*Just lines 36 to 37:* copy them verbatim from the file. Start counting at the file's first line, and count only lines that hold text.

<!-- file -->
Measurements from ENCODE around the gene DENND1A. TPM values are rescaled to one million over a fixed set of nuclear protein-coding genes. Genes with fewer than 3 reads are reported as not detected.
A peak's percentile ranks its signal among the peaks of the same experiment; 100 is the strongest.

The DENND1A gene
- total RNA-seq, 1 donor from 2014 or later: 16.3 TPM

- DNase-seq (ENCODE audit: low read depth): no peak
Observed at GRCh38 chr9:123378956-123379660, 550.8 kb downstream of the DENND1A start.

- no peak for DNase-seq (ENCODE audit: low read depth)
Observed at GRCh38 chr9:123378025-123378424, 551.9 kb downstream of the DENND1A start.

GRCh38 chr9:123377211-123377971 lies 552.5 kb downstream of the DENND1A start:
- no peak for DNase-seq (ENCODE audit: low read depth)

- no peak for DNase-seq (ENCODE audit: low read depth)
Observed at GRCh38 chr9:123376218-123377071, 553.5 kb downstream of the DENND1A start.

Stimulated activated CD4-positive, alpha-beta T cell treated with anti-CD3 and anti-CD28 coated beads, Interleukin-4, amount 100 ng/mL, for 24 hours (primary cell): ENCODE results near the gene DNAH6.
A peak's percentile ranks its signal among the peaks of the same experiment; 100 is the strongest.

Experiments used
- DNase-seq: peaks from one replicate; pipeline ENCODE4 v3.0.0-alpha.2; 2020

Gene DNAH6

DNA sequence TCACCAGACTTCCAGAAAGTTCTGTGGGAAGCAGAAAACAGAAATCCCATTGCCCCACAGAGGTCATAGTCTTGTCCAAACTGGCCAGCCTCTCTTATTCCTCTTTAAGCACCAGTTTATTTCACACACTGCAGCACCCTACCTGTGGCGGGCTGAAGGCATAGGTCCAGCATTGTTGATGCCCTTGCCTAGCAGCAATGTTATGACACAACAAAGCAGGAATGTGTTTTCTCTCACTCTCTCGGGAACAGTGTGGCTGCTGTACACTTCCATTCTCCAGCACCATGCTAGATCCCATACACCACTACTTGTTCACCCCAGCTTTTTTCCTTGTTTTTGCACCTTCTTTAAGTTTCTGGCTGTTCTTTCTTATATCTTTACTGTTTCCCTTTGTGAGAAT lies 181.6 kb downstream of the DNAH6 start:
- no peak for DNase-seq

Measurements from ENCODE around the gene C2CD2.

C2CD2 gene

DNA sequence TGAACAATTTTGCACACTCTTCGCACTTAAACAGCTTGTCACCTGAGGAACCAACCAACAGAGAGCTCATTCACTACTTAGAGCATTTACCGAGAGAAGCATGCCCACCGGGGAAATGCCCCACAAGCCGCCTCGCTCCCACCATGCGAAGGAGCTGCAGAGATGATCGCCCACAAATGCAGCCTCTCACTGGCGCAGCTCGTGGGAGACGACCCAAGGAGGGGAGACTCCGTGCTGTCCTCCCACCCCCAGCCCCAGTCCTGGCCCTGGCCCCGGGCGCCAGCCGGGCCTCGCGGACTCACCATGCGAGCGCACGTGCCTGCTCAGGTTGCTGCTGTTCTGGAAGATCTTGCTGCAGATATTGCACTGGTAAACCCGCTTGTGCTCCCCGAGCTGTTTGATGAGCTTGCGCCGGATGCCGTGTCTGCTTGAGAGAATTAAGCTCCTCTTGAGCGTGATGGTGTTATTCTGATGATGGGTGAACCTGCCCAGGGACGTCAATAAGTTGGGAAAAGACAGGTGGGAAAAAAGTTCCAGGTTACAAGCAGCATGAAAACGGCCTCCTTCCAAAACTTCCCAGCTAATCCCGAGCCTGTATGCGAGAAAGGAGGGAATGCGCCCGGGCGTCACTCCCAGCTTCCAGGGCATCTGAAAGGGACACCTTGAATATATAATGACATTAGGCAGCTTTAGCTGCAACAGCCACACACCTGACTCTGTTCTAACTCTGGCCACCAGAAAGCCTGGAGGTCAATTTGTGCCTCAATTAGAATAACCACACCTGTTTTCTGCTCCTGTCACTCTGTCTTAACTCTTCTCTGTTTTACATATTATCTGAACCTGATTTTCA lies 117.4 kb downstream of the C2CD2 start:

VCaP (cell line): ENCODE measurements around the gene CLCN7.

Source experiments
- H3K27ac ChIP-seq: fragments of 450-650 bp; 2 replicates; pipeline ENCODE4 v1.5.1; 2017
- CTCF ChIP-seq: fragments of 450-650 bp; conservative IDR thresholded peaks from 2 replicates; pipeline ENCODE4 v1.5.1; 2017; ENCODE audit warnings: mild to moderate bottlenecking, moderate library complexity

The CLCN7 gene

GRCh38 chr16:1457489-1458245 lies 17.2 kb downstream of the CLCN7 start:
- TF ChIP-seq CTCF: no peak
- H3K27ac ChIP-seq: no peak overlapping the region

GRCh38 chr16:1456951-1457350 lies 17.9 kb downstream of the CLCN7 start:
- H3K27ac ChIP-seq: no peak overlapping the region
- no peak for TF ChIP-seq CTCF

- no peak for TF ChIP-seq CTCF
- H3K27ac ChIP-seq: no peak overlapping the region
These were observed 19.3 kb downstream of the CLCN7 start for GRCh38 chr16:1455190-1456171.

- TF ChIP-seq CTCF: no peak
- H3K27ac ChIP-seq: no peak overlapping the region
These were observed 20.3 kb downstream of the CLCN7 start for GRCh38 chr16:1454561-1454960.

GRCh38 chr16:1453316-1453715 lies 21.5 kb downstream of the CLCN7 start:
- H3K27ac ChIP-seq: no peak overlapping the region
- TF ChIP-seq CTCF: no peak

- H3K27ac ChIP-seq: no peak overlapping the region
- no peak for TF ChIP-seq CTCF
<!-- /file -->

These were observed 19.3 kb downstream of the CLCN7 start for GRCh38 chr16:1455190-1456171.

- TF ChIP-seq CTCF: no peak